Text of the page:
You can also go down the list and go, “This one needs to be done now.” That’s one of the techniques that I teach people. It’s to not do it in eight hours. I love the amount of commitment you spent on this. Kudos to you again. To sit down for 30 minutes to an hour, I try to get my clients to sit down and do that and brainstorm their topic list. They get worried that they won’t be able to generate enough. At the end of the day, they’re like, “I have 100 topics.” I’m like, “Yeah, way more than you can do in a year of shows.” You’re good. I wanted to prove that to you. You’ve got that.

For me, I do probably 1 or 2 words. I don’t even do a sentence or anything. Most of the time, it triggers more. I felt I needed to have this before I launch because I knew it was going to be short-form. I wanted to have ideas flowing, going in my database that I use, clicking, and go from there. I keep track of the date of that episode so I’m not repeating something too soon after something else.

TBF 82 | Short Episodes
Short Episodes: There’s enough of us out there. We don’t have to compete for people. Your voice may not be what Amy down the street is looking for, but it could be others.

 

How are you increasing listeners? What are you doing? How do you get out there trying to make sure that people are listening to the show and finding out about the show?

I started hosting a weekly room on Clubhouse. The show is hosting a weekly room. I do Twitter, Instagram, Instagram Stories, Instagram Live, and very little on Facebook. I do have a Facebook group for the show and that’s just for the women listeners of the show. I do events. I have the podcast sponsor events. We’re about to start a book club. It’s the Not A Momma Life Podcast Presents.

I wrote down the book title that was on it that was coming up. I was like, “That sounds interesting. I want to check out that book. Momma or not a momma, I still want to check out that book.”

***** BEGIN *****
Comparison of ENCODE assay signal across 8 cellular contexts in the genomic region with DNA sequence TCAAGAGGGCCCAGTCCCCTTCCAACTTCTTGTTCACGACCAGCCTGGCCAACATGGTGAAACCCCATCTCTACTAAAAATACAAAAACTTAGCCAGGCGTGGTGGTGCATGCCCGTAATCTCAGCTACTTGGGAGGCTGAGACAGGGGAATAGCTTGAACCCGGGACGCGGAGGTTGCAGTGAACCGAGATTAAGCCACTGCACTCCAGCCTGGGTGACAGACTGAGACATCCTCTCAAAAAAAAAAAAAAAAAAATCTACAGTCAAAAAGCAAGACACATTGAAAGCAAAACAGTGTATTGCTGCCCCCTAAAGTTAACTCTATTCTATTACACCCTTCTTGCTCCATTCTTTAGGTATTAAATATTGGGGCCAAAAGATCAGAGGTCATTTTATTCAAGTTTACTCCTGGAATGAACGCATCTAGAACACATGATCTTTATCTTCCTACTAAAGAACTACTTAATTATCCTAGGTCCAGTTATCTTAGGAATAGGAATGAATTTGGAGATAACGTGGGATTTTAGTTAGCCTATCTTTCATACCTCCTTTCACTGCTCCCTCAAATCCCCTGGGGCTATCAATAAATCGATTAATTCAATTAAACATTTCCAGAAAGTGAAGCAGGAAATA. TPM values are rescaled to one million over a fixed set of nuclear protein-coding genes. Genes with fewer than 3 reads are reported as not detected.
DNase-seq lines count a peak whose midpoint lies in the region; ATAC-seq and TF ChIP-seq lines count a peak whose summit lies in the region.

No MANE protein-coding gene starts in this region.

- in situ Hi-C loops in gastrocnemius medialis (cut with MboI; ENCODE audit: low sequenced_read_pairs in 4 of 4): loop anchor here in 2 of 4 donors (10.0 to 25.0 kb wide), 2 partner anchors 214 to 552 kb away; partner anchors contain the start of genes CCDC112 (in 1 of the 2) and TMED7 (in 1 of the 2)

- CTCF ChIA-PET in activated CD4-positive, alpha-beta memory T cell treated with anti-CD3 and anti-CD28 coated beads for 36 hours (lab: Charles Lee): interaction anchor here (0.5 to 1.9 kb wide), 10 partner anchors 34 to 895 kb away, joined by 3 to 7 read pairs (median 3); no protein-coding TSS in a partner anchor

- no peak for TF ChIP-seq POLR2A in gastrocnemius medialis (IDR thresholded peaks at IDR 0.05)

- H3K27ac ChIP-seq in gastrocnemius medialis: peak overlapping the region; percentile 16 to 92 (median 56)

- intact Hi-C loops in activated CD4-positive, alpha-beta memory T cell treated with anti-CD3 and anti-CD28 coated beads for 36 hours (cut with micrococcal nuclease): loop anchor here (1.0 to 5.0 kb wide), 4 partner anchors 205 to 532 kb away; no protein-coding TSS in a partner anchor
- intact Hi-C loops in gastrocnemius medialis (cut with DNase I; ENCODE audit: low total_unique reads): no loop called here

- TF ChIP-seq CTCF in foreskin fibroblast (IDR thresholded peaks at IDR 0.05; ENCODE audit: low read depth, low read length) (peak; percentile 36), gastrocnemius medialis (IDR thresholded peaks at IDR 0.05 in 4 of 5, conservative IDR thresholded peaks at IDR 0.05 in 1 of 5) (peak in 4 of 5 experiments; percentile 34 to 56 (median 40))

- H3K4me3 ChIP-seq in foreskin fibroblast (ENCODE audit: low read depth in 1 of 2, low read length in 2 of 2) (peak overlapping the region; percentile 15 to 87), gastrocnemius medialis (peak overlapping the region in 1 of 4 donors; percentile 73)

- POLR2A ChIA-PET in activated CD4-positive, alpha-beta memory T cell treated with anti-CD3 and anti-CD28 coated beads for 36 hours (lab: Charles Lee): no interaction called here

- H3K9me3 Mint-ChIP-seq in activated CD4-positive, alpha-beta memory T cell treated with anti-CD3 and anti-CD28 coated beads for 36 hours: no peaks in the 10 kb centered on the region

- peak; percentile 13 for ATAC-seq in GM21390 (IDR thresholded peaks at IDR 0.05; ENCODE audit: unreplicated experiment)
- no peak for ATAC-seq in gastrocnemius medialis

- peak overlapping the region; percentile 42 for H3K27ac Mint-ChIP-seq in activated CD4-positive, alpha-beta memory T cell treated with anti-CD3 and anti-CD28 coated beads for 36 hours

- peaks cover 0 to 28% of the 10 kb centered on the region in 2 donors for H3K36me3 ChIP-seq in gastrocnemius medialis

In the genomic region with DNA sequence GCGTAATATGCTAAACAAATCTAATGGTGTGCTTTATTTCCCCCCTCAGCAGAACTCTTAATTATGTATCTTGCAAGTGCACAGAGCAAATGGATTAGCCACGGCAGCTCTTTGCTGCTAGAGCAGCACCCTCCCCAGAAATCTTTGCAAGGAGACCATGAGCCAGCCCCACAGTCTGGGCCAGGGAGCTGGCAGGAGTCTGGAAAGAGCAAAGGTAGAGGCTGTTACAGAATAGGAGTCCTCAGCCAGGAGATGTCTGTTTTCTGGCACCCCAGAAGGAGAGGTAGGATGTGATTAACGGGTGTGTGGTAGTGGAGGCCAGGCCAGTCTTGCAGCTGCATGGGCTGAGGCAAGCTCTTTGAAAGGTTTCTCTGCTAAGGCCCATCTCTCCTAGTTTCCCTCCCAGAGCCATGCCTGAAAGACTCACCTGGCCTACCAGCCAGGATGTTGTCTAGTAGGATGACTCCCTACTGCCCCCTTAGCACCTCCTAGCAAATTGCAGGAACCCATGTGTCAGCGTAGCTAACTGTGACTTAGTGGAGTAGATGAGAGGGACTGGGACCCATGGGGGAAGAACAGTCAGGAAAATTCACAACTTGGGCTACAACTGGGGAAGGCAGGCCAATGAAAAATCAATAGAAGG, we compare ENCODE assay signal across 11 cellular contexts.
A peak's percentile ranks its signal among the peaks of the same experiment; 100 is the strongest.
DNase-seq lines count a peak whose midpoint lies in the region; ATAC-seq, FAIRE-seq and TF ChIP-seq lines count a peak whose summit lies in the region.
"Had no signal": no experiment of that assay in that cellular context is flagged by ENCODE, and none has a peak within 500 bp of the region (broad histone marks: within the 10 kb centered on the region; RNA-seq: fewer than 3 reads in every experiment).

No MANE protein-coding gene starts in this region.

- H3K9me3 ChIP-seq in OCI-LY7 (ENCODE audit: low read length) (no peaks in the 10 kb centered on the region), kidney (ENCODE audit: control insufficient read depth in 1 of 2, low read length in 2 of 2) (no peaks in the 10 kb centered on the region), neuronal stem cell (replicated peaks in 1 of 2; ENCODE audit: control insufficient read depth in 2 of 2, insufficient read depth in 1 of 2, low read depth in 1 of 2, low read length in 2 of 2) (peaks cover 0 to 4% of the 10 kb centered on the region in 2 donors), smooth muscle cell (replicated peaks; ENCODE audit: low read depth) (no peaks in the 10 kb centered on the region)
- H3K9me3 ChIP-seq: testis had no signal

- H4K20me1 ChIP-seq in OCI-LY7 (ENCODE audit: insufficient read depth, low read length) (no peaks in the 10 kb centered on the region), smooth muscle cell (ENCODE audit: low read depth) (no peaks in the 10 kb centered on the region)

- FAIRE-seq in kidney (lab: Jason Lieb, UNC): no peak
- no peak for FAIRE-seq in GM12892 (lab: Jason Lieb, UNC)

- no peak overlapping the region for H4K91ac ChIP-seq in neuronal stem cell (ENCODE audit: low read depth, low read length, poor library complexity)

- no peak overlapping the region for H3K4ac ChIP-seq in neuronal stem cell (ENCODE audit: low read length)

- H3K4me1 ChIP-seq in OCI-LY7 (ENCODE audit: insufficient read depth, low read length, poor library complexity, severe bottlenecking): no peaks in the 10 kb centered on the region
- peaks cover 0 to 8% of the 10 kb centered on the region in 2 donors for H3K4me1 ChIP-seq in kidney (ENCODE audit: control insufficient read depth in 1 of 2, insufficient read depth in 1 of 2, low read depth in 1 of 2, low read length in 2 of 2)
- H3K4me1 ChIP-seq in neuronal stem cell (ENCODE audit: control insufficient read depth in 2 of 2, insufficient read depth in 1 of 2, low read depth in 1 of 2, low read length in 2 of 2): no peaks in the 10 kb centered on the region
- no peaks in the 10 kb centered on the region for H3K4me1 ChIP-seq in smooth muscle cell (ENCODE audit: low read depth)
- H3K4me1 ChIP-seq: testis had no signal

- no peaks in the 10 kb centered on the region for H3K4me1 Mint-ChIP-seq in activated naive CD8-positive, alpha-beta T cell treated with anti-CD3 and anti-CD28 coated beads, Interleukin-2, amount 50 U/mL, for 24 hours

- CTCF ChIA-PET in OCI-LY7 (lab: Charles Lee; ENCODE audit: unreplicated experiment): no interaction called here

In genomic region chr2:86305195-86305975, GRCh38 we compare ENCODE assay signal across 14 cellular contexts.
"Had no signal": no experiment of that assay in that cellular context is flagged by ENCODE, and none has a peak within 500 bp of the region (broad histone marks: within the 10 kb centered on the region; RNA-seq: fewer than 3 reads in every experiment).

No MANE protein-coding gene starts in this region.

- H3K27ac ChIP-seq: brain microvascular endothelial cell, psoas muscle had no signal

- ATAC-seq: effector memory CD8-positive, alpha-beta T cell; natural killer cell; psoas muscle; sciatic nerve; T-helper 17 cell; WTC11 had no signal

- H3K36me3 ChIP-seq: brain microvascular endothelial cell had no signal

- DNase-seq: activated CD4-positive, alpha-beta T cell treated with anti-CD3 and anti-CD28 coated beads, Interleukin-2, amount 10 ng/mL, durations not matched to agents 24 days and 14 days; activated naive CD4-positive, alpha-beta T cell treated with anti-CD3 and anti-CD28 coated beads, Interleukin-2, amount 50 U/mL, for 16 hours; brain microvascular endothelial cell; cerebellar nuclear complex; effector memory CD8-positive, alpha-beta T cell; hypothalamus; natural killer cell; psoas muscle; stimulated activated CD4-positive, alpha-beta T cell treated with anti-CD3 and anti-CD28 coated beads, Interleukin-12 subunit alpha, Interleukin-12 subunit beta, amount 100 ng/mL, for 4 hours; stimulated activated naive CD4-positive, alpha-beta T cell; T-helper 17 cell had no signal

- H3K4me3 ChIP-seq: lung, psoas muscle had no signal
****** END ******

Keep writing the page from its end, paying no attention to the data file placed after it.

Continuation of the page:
I recommend that.

This is also a problem. A lot of people think, “They’re just listeners. They’re not readers. They’re not viewers.” You’ve tapped in and said, “No, my people are readers as well. We’re going to have some tips, tools, other things that are going to go for them and some book ideas.” That’s great.

We took a break from the virtual events because I had so many in 2020. Towards the end, I felt that fatigue. Instead of pushing, doing an event and not having a good turnout, I decided, “That’s it for this year.” There’s one event that I did in 2020 that I want to bring back on a yearly basis. I want to feel it out and see if there’s still too much Zoom fatigue or not, or maybe do that same event in podcast episodes. Maybe use it that way, instead.

If you’re going to do an event and then you use pieces from the event in shows themselves, that’s a great use. At least you’ve gotten double duty for the time and effort you put into it. That’s a great idea. We’re working on some of that organic, social, increasing our listener base. What about producing it? You mentioned in tease to people that you’re not editing. What else do you do to produce it like a pro?